An organisation has been launched to oppose a new Auckland Council rule requiring owners to seek iwi approval for work on their land.
Democracy Action founder Lee Short, an Auckland businessman, said he was appalled the rule became operational on notification of the proposed Unitary Plan this year.
The rule, in the Unitary Plan, requires applicants carrying out work on 61 sites of significance and 3600 sites of value to mana whenua to obtain a "cultural impact assessment" from one or more of 19 iwi groups.
Democracy Action has organised a meeting on October 18 for 1100 objectors to the rule to pool information and get better prepared to submit to an independent hearing panel.
Mr Short said Democracy Action was a small group at this stage. He had held meetings in Orewa, Epsom and Karaka on the issue, attracting about 60 people each time.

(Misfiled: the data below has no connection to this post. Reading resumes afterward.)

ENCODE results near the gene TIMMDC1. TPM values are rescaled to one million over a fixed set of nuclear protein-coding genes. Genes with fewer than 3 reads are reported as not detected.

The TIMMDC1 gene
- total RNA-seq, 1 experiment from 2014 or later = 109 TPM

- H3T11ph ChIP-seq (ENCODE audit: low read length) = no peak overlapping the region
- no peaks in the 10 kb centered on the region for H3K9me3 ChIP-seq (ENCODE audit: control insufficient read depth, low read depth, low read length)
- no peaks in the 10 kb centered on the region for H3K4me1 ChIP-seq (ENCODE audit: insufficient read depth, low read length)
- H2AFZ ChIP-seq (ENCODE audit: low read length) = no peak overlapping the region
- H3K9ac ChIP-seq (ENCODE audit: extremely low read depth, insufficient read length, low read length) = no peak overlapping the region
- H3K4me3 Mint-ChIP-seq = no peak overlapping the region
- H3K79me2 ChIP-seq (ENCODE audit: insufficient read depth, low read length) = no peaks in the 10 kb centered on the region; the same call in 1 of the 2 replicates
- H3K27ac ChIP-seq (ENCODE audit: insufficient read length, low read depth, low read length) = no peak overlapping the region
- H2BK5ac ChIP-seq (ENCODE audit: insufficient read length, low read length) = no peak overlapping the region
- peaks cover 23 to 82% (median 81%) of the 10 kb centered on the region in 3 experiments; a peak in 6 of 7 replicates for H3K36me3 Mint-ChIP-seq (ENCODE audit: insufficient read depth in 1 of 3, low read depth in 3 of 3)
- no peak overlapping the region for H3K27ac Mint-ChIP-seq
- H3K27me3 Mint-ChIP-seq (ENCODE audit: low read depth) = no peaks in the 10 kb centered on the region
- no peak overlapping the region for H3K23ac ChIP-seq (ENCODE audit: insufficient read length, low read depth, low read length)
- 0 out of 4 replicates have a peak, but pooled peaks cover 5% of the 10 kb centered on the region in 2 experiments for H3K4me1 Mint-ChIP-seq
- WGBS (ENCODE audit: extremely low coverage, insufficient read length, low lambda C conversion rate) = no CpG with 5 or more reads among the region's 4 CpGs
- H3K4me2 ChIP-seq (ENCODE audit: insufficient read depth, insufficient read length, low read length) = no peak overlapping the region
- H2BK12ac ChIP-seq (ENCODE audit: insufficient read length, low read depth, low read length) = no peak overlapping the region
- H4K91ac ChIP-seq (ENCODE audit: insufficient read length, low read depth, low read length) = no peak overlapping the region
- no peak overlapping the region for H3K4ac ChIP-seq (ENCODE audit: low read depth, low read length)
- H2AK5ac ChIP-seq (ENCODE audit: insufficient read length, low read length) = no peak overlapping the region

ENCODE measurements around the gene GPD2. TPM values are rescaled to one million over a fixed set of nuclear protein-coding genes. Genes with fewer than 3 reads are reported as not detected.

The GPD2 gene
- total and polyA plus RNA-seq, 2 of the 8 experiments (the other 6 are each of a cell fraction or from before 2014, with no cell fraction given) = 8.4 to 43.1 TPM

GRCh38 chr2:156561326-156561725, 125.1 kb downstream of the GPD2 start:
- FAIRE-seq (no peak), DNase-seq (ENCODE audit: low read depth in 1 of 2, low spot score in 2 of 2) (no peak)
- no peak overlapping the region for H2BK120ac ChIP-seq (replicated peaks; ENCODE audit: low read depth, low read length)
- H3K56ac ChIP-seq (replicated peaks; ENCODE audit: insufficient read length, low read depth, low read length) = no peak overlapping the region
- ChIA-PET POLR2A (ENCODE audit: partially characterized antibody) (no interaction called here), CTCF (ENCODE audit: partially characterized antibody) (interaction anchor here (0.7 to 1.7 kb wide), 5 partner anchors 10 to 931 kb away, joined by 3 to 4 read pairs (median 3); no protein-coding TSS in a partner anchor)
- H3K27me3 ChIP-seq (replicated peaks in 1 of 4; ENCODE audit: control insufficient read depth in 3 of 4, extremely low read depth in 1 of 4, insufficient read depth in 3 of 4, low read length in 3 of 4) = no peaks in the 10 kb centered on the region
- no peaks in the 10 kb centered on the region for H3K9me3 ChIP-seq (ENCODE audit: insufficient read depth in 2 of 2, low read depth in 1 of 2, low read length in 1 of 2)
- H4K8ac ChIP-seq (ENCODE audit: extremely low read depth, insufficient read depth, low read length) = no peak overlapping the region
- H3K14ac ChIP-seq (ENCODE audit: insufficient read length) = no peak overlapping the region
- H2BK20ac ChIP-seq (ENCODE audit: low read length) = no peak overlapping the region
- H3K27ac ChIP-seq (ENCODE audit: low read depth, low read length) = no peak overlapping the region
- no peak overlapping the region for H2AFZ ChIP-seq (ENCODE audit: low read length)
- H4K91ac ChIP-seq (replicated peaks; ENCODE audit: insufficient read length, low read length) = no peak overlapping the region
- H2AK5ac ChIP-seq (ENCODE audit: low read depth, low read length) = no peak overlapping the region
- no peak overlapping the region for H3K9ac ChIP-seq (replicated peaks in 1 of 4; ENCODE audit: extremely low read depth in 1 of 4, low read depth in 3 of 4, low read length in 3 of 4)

"Elected councillors seem to have been led by the nose.
"(Former Labour MP) Shane Jones denounced the proposed Unitary Plan provisions ... when they emerged, but since then there has been silence from others who should be leading on the issue.
"Ordinary people like me have to call for adherence to simple and fundamental democratic rights and traditions," Mr Short said.
Council chief planning officer Dr Roger Blakeley has defended cultural impact assessments, saying they are part of protecting Auckland's cultural heritage.
He told the Herald this month that in the past six months, fewer than 200 of 6000 resource consents have triggered a possible cultural impact assessment. There had been 50 site visits and 12 assessments had been formally requested.
Property magnate Sir Bob Jones and constitutional lawyer Stephen Franks will be speaking at the October 18 meeting at the Aotea Centre at 1pm.
On the web: www.democracyaction.org.nz